Having recently floated the idea of visa auctions, I now see that Matt Yglesias made the case for selling access to the U.S. labor market almost a year ago. And he had a smart idea about how to distribute the revenue:
For logistical reasons, it might be better to organize payments the other way around—have Congress set a number of slots, and then auction them off. This way we could start with the kind of small-scale program people are likely to be more comfortable with and see what happens. Turn the 50,000 diversity slots into an auction (or several separate regionally segmented options) and then decide based on the results whether we want to expand our offerings. My guess is that when the revenue starts flowing in, people will be surprised by how high the bids are and public support for immigration will increase. Revenues could be split between the federal government and whatever local jurisdiction the immigrant moves to. [Emphasis added]
This last part is actually very important. One of the underlying themes of the immigration debate, particularly in the 1990s but it’s still there, is that the federal government’s failure to enforce U.S. immigration laws has created an uneven burden, as state and local governments in some regions are forced to carry much of the social services burden that results while other regions are left largely untouched. As immigrants have spread from a small set of immigration gateway states to states in the interior, this issue has changed, e.g., jurisdictions that had been unaccustomed to meeting the needs of large numbers of less-skilled non-English-speakers now find themselves obligated to do so. There is also, from the other direction, a growing recognition in economically depressed regions that immigrants, including less-skilled immigrants, can bring with them some measure of economic vitality.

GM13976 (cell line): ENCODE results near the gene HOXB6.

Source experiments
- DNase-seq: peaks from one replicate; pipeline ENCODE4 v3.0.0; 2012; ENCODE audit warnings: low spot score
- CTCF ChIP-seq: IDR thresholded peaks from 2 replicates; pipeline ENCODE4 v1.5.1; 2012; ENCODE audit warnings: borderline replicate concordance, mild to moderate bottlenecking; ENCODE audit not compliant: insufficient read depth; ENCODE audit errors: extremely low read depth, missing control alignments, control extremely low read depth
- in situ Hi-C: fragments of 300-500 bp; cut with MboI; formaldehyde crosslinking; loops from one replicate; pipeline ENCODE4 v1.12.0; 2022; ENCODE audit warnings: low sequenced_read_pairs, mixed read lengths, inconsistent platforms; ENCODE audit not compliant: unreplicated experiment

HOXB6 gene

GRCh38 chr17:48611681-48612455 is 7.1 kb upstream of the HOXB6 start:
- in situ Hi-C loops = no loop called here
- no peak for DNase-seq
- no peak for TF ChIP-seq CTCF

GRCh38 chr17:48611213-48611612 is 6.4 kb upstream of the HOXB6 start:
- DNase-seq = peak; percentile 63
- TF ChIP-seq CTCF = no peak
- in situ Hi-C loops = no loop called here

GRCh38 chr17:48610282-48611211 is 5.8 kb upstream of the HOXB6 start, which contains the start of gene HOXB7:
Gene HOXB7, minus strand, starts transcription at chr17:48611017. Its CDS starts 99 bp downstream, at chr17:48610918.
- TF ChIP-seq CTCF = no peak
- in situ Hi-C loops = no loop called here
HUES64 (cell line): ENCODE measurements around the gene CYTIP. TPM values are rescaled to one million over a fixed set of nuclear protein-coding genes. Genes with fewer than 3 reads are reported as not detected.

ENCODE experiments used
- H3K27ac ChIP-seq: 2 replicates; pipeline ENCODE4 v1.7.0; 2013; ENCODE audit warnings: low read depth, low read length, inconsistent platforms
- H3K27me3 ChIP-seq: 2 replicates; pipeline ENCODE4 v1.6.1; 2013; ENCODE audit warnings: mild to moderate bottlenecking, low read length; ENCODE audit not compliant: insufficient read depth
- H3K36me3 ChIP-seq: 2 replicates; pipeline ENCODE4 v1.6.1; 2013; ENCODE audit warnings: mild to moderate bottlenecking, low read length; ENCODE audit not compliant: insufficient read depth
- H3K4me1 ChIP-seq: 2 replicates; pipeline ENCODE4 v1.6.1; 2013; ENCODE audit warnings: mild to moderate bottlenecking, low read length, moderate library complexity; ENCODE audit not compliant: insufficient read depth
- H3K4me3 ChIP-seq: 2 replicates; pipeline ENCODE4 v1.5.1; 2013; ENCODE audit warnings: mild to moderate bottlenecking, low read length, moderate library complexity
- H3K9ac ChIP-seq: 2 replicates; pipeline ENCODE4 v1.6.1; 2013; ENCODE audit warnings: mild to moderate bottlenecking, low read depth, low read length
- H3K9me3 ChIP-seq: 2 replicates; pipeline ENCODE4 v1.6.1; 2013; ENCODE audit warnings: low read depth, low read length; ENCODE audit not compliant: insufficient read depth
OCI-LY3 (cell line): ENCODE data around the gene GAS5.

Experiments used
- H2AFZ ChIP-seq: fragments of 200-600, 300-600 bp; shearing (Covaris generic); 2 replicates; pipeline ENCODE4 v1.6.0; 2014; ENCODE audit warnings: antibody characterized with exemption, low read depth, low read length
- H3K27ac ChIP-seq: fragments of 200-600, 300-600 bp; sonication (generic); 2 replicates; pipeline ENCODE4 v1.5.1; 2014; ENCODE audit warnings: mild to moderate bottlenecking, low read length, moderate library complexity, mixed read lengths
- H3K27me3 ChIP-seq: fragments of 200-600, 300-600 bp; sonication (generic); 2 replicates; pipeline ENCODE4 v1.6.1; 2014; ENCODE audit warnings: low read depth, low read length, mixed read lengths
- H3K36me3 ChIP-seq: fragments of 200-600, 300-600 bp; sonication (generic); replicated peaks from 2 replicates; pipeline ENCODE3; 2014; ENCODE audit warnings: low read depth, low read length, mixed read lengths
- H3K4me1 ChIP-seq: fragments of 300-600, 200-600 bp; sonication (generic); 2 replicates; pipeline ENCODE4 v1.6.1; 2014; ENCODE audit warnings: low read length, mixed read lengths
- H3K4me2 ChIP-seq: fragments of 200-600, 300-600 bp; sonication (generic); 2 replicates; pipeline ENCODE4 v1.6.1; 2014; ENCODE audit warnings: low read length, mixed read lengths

Regardless, the idea of a revenue split between the federal government and the local jurisdiction in which immigrant settle creates interesting dynamics. It is common for state and local governments to use “one-off” revenue sources — the sale of public assets, the windfall from an IPO, etc. — to meet budget shortfalls. The prospect of a steady stream of revenue from immigrants would potentially lead local jurisdictions to become more welcoming. A finer point is that local jurisdictions might be keen to attract immigrants who will provide not just a one-off revenue boost, but who will have a positive net fiscal impact on local coffers. Imagine Orange County, California advertising in foreign periodicals aimed at affluent readers.
One wonders what would be the right revenue split between the federal government and local jurisdictions. Unfortunately, we’re probably going to wind up with an immigration policy that is much worse than what Matt proposed back in February.